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Autism Awareness: Keys to Early Identification

Autism and Early Identification

April is Autism Awareness Month. Autism Spectrum Disorder (ASD) is a neurodevelopmental disorder that is associated with difficulties in social interactions, verbal and nonverbal communication, and repetitive behaviors. Symptoms of ASD vary from one child to the next, but these children typically have difficulties in three areas: social impairments (e.g., lack of interest in peer relationships, impaired non-verbal behavior), communication difficulties (e.g., delayed speech, repetitive language), and stereotyped behaviors or restricted interest (e.g., hand flapping, preoccupied interest). According to recent data from the CDC, 1 in 68 children are diagnosed with autism and white children are often diagnosed more than African American or Hispanic children.

Early identification is important to help children with ASD adapt and function in their community. As I previously discussed in a blog post, ethnic minority children are often identified later. The fact that ethnic minority children are less likely to be diagnosed is probably related to many factors (e.g., access to services, misdiagnosis). I believe a key factor in lack of diagnosis of autism is stigma. Although autism is life-long, individuals can make significant adaptive improvements with appropriate treatment. Therefore, it is extremely important for parents to be aware of early warning signs and seek help. The following "red flags" may indicate your child is at risk for an autism spectrum disorder. If your child exhibits any of the following, please don’t delay asking your pediatrician or family doctor for an evaluation or referral for a psychological evaluation:

  • No big smiles or other warm, joyful expressions by six months or thereafter
  • No back-and-forth sharing of sounds, smiles or other facial expressions by nine months
  • No babbling by 12 months
  • No back-and-forth gestures such as pointing, showing, reaching or waving by 12 months
  • No words by 16 months
  • No meaningful, two-word phrases (not including imitating or repeating) by 24 months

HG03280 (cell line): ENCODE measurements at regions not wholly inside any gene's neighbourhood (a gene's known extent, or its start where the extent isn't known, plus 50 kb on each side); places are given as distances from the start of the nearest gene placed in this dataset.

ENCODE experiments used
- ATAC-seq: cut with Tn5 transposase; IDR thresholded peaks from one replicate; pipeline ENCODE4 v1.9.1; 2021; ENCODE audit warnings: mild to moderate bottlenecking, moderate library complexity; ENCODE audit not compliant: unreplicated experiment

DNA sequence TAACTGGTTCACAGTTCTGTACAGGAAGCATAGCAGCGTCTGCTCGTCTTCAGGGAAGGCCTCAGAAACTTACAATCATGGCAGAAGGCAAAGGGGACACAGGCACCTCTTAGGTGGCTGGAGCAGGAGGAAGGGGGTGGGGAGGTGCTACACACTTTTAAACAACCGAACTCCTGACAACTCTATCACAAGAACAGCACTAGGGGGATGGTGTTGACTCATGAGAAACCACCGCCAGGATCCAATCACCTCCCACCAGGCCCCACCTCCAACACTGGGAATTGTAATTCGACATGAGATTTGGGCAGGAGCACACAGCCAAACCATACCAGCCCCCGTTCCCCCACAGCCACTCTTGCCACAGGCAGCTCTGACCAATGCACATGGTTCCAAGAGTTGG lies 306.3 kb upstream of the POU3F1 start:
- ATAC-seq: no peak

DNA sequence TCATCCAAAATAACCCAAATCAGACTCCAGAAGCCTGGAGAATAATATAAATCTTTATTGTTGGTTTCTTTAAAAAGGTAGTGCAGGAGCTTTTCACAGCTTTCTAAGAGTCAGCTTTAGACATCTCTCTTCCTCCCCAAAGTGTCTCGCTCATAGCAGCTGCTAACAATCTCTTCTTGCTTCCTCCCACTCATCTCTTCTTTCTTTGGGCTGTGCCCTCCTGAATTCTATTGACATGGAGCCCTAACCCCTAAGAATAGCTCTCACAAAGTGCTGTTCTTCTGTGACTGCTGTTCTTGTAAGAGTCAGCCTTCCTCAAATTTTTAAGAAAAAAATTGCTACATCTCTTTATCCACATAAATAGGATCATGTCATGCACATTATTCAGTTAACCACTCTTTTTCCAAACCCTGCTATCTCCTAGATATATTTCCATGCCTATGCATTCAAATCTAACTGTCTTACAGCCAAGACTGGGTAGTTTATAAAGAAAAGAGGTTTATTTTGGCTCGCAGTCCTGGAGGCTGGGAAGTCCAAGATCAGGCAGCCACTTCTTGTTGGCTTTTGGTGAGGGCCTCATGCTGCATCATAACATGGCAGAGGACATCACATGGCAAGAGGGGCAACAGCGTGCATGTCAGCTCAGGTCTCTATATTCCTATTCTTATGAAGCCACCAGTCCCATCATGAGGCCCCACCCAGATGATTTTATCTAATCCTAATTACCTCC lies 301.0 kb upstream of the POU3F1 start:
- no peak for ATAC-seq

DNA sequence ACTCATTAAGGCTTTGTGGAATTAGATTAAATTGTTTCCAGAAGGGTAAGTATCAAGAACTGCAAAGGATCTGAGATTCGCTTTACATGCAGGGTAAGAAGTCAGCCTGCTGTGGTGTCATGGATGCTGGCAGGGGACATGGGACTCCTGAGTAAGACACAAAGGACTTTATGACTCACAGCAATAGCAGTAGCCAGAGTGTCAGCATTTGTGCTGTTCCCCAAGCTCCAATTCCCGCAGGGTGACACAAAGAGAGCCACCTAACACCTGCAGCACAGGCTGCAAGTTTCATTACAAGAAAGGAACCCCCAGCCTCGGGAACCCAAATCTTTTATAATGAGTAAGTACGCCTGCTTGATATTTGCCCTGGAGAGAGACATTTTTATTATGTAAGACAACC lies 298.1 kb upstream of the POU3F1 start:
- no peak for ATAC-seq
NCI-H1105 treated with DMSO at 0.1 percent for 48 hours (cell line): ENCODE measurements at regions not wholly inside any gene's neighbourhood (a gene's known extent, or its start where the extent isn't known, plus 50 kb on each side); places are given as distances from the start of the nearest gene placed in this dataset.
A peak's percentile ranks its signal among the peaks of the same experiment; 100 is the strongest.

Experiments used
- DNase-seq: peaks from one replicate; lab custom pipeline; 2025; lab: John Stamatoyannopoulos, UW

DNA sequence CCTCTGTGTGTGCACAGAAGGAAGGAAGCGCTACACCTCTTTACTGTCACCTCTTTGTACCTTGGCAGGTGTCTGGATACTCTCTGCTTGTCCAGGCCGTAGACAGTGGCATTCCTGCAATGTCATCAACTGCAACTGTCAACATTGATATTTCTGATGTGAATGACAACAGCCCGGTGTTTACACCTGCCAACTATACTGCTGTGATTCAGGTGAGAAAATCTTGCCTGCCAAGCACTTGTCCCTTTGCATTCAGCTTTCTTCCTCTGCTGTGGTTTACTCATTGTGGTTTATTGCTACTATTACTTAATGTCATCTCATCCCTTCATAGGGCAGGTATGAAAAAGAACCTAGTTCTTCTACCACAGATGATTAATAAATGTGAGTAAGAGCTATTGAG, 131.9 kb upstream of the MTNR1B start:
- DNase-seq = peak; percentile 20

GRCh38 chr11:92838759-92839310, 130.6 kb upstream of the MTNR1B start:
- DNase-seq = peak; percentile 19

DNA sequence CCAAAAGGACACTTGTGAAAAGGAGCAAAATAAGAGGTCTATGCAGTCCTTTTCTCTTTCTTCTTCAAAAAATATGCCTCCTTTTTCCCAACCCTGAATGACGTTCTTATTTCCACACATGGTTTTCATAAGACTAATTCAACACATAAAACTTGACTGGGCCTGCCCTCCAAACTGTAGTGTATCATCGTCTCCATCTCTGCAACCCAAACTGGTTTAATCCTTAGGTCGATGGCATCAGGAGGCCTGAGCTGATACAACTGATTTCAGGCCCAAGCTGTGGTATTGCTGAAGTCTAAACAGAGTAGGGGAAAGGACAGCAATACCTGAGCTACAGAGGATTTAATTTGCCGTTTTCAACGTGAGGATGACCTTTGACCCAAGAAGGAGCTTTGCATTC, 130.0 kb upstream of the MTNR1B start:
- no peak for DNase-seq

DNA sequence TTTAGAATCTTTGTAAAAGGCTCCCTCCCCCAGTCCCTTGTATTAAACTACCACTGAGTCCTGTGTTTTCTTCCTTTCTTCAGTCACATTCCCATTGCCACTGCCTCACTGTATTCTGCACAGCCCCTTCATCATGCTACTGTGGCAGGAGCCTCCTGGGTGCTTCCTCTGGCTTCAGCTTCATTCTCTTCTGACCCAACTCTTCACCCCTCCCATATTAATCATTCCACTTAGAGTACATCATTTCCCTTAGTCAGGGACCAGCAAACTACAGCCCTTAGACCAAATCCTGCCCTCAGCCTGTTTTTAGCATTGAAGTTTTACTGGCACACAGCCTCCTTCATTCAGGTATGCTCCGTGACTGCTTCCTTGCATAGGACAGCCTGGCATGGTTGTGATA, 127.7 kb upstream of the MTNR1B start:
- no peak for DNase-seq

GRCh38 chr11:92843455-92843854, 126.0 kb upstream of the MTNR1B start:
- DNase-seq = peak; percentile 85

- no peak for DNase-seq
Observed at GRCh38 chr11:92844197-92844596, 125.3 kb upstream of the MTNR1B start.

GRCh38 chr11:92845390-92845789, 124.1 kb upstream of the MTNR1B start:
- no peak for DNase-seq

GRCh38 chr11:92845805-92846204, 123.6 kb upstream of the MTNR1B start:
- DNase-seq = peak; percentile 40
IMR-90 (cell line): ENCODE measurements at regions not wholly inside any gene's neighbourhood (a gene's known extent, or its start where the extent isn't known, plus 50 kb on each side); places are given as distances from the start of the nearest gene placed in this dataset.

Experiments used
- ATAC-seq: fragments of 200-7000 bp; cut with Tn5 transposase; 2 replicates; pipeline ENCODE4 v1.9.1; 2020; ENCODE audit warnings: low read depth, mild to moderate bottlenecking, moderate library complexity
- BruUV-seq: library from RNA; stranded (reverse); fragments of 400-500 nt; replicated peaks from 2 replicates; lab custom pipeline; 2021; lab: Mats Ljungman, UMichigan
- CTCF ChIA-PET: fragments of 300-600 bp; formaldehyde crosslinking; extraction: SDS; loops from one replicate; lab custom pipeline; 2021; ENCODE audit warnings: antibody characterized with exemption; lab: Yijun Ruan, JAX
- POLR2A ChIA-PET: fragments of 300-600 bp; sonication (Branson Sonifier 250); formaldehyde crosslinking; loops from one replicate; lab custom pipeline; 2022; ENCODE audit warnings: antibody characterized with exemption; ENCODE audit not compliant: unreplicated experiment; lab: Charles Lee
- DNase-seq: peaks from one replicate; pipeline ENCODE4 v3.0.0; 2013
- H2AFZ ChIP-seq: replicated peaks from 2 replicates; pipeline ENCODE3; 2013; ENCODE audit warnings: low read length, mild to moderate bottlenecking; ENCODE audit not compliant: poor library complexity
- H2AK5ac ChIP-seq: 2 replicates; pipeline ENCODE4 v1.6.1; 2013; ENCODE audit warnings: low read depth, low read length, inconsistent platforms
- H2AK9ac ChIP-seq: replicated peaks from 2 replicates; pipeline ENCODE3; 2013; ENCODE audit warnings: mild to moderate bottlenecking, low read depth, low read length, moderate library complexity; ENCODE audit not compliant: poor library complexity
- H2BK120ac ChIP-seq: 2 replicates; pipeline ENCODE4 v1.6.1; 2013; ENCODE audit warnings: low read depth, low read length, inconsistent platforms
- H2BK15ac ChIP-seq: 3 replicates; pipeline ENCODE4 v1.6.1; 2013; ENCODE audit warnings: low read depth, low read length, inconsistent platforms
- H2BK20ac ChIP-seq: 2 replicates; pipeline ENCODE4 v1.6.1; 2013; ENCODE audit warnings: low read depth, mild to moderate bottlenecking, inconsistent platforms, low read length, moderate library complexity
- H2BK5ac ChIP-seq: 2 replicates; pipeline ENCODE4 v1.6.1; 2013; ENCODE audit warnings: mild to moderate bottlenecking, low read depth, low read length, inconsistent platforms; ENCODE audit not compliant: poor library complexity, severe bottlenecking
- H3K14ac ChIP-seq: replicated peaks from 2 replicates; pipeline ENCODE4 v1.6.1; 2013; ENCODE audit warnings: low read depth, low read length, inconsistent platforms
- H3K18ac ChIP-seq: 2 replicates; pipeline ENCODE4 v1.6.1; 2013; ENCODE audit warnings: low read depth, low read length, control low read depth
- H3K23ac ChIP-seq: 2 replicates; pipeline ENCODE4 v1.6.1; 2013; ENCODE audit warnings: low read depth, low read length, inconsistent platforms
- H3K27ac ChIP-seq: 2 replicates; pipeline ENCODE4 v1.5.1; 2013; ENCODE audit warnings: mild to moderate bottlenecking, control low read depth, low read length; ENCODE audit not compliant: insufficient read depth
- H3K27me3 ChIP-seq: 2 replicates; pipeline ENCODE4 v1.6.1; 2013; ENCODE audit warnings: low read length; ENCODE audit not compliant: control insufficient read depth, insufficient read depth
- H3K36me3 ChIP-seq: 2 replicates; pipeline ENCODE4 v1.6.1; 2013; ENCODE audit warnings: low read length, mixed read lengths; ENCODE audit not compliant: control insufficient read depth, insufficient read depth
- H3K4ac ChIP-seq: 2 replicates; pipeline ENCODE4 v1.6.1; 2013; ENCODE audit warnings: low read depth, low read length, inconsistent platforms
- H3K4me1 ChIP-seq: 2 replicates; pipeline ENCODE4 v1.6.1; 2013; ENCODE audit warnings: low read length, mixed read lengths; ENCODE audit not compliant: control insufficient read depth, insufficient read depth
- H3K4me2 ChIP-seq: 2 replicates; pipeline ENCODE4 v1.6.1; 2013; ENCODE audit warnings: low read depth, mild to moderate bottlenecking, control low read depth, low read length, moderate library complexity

• Any loss of speech, babbling or social skills at any age

Treatment Options

The American Psychological Association notes the following treatment options for children with ASD:

  • Behavioral therapy may emphasize “operant conditioning,” which uses rewards to encourage good behavior and punishments to discourage bad behavior. This approach can help improve communication and social interaction and decrease troublesome behaviors like aggression or self-injury.
  • Social skills training can help children with autism improve their interpersonal functioning. In the classroom, for instance, peers without autism can help those who have the disorder by teaching and modeling appropriate social behavior.
  • Integration into regular classrooms is another important advance in the autism field, although some children benefit from inclusion more than others.

Recently, research on young children with autism has shown that Parent-Child Interaction Therapy (PCIT) is promising to treat symptoms of ASD. The new study, published in the journal Clinical Practice in Pediatric Psychology (Lesack, Bearss, Celano, & Sharp, 2014), found that treatment with PCIT helps to improve parenting skills and reduces problem behavior. Although this is promising, more research is needed with these children. My hope is that future research will also study all ethnic/racial groups.

For more information, view this guide from the National Institute of Mental Health (NIMH) for parents on understanding autism and its treatment ( .

Copyright 2014 Erlanger A. Turner, Ph.D.

You can follow Dr. Turner on Twitter @DrEarlTurner for daily post on psychology, mental health, and parenting. Feel free to join his Facebook group, “Get Psych’d with Dr. T” to discuss today's blog, or to ask further questions about this posting.


American Psychological Association

Autism Speaks

Lesack, R., Bearss, K., Celano, M., & Sharp, W. (2014). Parent-child interaction therapy and autism spectrum disorder: Adaptations with a child with severe developmental delays, Clinical Practice in Pediatric Psychology, 2, 1, 68-82.

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